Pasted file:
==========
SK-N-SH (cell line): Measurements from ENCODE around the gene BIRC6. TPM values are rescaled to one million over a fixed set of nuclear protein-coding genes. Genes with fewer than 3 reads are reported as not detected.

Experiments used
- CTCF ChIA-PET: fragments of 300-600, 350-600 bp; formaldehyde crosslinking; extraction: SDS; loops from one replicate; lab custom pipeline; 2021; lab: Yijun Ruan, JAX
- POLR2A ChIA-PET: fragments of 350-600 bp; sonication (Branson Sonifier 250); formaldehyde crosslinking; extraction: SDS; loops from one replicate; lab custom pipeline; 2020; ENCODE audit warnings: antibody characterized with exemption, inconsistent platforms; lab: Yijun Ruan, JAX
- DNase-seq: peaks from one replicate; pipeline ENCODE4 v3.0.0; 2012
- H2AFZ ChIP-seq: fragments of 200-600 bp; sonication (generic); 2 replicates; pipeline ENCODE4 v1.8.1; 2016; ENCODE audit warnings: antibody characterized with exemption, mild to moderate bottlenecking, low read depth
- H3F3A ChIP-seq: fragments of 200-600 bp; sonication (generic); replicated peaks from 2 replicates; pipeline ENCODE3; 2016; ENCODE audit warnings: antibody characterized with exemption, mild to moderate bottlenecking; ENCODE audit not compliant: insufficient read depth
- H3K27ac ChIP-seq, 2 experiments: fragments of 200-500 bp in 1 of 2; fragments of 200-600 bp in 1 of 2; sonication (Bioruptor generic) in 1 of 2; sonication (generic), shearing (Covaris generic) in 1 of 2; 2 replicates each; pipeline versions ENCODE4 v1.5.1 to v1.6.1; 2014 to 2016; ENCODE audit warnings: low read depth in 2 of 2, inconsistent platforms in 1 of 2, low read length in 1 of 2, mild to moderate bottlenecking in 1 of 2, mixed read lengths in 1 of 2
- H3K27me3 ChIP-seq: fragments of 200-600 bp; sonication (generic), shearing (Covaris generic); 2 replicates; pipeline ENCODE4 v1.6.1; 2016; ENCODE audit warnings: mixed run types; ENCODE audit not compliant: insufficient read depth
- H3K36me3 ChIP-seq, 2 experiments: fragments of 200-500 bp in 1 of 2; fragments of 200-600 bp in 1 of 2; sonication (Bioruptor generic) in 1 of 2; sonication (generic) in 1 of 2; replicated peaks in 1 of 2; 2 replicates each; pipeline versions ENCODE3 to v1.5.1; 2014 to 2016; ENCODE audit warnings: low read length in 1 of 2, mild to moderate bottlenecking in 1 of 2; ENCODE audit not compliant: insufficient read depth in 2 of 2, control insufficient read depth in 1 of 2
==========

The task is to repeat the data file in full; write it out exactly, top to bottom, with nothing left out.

SK-N-SH (cell line): Measurements from ENCODE around the gene BIRC6. TPM values are rescaled to one million over a fixed set of nuclear protein-coding genes. Genes with fewer than 3 reads are reported as not detected.

Experiments used
- CTCF ChIA-PET: fragments of 300-600, 350-600 bp; formaldehyde crosslinking; extraction: SDS; loops from one replicate; lab custom pipeline; 2021; lab: Yijun Ruan, JAX
- POLR2A ChIA-PET: fragments of 350-600 bp; sonication (Branson Sonifier 250); formaldehyde crosslinking; extraction: SDS; loops from one replicate; lab custom pipeline; 2020; ENCODE audit warnings: antibody characterized with exemption, inconsistent platforms; lab: Yijun Ruan, JAX
- DNase-seq: peaks from one replicate; pipeline ENCODE4 v3.0.0; 2012
- H2AFZ ChIP-seq: fragments of 200-600 bp; sonication (generic); 2 replicates; pipeline ENCODE4 v1.8.1; 2016; ENCODE audit warnings: antibody characterized with exemption, mild to moderate bottlenecking, low read depth
- H3F3A ChIP-seq: fragments of 200-600 bp; sonication (generic); replicated peaks from 2 replicates; pipeline ENCODE3; 2016; ENCODE audit warnings: antibody characterized with exemption, mild to moderate bottlenecking; ENCODE audit not compliant: insufficient read depth
- H3K27ac ChIP-seq, 2 experiments: fragments of 200-500 bp in 1 of 2; fragments of 200-600 bp in 1 of 2; sonication (Bioruptor generic) in 1 of 2; sonication (generic), shearing (Covaris generic) in 1 of 2; 2 replicates each; pipeline versions ENCODE4 v1.5.1 to v1.6.1; 2014 to 2016; ENCODE audit warnings: low read depth in 2 of 2, inconsistent platforms in 1 of 2, low read length in 1 of 2, mild to moderate bottlenecking in 1 of 2, mixed read lengths in 1 of 2
- H3K27me3 ChIP-seq: fragments of 200-600 bp; sonication (generic), shearing (Covaris generic); 2 replicates; pipeline ENCODE4 v1.6.1; 2016; ENCODE audit warnings: mixed run types; ENCODE audit not compliant: insufficient read depth
- H3K36me3 ChIP-seq, 2 experiments: fragments of 200-500 bp in 1 of 2; fragments of 200-600 bp in 1 of 2; sonication (Bioruptor generic) in 1 of 2; sonication (generic) in 1 of 2; replicated peaks in 1 of 2; 2 replicates each; pipeline versions ENCODE3 to v1.5.1; 2014 to 2016; ENCODE audit warnings: low read length in 1 of 2, mild to moderate bottlenecking in 1 of 2; ENCODE audit not compliant: insufficient read depth in 2 of 2, control insufficient read depth in 1 of 2